6. Self-inflicted injury and suicide. In Mark 5:5, the demonized man was cutting himself. And in Mark 9:14-29, a man's son was both deaf and mute because of a demon, and the evil spirit would often throw the boy into fire and water to destroy him. Demons can cause people to injure themselves and even incite suicide.
7. Unexplained illness. When medical testing produces no physical cause for an illness, then we should look to the mind and spirit for answers. Sometimes illnesses are psychological, and good counseling can result in a cure. Other times the battle is with demons. Luke 13:11-16 tells the story of a "daughter of Abraham" who was afflicted by a "spirit of infirmity." Although she was a child of God, she was tormented by illnesses caused by this class of demons.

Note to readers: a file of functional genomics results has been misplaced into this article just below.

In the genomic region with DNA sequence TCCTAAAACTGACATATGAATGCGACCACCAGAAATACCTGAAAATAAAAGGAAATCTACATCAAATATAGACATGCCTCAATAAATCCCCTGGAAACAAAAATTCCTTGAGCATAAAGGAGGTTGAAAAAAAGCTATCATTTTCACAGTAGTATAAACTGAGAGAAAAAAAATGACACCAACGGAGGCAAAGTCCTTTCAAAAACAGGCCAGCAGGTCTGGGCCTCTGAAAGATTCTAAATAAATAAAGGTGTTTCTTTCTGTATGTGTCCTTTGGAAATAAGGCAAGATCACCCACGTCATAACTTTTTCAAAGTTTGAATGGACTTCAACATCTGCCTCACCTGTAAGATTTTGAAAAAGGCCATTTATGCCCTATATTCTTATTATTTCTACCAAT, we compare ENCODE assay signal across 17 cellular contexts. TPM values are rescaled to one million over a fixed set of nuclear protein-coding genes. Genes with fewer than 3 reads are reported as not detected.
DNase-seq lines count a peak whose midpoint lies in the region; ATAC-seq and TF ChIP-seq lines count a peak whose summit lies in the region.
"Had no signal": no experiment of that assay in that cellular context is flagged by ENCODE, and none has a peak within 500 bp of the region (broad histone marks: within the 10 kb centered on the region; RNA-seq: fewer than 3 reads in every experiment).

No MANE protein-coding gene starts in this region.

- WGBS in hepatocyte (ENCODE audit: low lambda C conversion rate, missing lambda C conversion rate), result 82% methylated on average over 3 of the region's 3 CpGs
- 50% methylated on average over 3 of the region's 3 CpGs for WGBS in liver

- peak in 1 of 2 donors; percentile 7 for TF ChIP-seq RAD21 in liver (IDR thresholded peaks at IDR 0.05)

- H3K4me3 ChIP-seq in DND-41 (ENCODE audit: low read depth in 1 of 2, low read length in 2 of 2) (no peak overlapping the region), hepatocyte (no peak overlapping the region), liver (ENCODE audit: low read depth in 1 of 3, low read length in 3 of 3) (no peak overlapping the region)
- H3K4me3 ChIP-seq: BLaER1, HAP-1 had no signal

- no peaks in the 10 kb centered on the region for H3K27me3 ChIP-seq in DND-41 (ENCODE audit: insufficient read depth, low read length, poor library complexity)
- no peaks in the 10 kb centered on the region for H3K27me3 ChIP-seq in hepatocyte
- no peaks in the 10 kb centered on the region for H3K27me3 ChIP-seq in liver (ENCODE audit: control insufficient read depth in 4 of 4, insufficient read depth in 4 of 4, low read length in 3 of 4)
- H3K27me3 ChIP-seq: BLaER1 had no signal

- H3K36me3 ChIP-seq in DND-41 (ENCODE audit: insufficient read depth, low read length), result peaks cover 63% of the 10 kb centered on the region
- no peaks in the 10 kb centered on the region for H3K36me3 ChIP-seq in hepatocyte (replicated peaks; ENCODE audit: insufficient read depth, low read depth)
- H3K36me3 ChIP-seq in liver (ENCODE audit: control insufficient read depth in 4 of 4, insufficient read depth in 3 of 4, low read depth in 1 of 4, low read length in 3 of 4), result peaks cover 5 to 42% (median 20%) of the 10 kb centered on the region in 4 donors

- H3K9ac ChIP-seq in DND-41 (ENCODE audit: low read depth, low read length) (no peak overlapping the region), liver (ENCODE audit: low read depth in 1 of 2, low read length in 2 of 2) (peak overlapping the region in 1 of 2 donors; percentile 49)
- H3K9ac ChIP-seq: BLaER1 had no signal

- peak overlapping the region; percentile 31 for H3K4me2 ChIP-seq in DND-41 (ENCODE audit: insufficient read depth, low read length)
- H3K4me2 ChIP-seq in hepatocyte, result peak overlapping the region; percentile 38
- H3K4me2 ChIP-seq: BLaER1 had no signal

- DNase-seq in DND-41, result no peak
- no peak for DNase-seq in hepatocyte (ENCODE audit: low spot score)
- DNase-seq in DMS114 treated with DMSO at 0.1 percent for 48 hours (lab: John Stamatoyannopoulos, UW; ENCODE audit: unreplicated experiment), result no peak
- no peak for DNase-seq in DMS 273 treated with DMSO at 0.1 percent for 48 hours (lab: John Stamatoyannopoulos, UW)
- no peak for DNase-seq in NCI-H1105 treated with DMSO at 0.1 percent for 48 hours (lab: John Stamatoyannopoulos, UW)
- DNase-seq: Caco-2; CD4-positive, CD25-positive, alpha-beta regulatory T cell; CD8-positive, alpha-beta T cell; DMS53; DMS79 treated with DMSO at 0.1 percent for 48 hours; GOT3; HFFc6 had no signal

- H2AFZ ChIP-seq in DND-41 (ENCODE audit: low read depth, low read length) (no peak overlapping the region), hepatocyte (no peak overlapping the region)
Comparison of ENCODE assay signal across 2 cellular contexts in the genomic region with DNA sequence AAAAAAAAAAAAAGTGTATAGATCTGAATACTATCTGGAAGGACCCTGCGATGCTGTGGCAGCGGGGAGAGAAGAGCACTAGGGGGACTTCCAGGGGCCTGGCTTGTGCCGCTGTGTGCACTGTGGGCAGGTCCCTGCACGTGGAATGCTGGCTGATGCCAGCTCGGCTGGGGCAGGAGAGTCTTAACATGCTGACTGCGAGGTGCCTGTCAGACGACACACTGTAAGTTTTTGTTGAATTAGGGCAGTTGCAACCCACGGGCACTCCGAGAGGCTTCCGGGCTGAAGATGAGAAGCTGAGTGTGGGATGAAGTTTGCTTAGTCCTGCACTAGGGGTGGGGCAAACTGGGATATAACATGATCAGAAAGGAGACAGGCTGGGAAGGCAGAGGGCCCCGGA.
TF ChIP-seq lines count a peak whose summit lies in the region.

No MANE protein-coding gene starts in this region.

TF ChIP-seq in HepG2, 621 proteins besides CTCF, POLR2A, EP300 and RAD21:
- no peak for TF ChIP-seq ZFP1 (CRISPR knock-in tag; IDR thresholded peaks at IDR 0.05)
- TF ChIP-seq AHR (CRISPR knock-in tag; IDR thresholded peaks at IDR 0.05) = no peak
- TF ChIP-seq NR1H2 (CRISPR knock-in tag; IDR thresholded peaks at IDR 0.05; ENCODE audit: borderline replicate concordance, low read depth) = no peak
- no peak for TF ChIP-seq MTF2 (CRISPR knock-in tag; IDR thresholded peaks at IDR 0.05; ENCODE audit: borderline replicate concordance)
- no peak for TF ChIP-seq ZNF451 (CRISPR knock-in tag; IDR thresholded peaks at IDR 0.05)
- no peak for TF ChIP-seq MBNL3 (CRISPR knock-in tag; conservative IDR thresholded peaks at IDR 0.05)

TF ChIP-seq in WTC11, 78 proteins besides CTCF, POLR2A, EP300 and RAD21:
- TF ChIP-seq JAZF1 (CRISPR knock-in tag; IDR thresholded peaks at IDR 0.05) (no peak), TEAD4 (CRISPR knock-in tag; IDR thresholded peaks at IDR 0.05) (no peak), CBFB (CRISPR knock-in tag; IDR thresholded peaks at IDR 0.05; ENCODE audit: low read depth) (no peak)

8. Addictive behavior. Addiction to alcohol, drugs, sex, food, gambling and other things opens the door to demonic influence and control. I'm not saying demons cause all of these problems. But anything that causes one to be out of control opens that person to infernal control.
9. Abnormal sexual behavior. The spirit of harlotry is mentioned several times in Ezekiel 16:20-51. This spirit infected the nation of Israel with the sins of Sodom and even motivated the people to sacrifice their own children. Homosexuality, adultery, fornication and even infanticide were all inspired by the spirit of harlotry (see Hos. 4:12). And nations and families are sold into spiritual bondage by the witchcraft of this spirit (see Nah. 3:4). When we play around with sexual sin, we open ourselves to this demonic spirit. We must battle this principality that dominates our nation.
10. Defeat, failure and depression in the Christian life. It is Satan's purpose to rob us of the victorious life that is ours in Christ (see 2 Cor. 2:10-14). This symptom is often manifested by an inability to praise and worship, which is a weapon of warfare. In Psalm 106:47, David asks God for salvation so he could "triumph in [God's] praise."